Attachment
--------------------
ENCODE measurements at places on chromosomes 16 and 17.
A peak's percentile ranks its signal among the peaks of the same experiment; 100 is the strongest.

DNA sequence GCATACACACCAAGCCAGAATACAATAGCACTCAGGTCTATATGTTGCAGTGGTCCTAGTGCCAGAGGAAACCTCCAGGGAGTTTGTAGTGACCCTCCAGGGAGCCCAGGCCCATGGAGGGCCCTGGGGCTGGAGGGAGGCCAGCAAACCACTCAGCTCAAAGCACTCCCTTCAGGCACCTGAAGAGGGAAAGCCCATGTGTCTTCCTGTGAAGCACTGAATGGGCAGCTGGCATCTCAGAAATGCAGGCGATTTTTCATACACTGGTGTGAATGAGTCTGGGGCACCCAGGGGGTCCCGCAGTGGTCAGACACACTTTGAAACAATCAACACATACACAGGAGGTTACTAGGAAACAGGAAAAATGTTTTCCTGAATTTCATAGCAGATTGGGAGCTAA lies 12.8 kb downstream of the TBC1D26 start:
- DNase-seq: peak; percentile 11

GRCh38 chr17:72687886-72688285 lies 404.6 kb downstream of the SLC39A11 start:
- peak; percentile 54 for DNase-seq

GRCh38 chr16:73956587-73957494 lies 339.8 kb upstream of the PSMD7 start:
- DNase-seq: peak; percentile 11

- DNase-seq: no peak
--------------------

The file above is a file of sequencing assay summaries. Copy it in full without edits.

ENCODE measurements at places on chromosomes 16 and 17.
A peak's percentile ranks its signal among the peaks of the same experiment; 100 is the strongest.

DNA sequence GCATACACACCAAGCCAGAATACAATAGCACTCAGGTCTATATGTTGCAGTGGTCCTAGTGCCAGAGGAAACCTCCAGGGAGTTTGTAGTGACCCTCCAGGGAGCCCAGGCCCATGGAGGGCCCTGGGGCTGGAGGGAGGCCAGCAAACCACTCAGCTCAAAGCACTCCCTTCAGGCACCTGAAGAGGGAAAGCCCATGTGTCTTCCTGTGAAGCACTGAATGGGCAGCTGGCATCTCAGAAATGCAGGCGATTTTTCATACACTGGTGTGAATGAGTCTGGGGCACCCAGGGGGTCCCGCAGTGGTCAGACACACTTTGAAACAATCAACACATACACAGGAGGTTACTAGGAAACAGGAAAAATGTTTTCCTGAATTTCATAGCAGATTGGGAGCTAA lies 12.8 kb downstream of the TBC1D26 start:
- DNase-seq: peak; percentile 11

GRCh38 chr17:72687886-72688285 lies 404.6 kb downstream of the SLC39A11 start:
- peak; percentile 54 for DNase-seq

GRCh38 chr16:73956587-73957494 lies 339.8 kb upstream of the PSMD7 start:
- DNase-seq: peak; percentile 11

- DNase-seq: no peak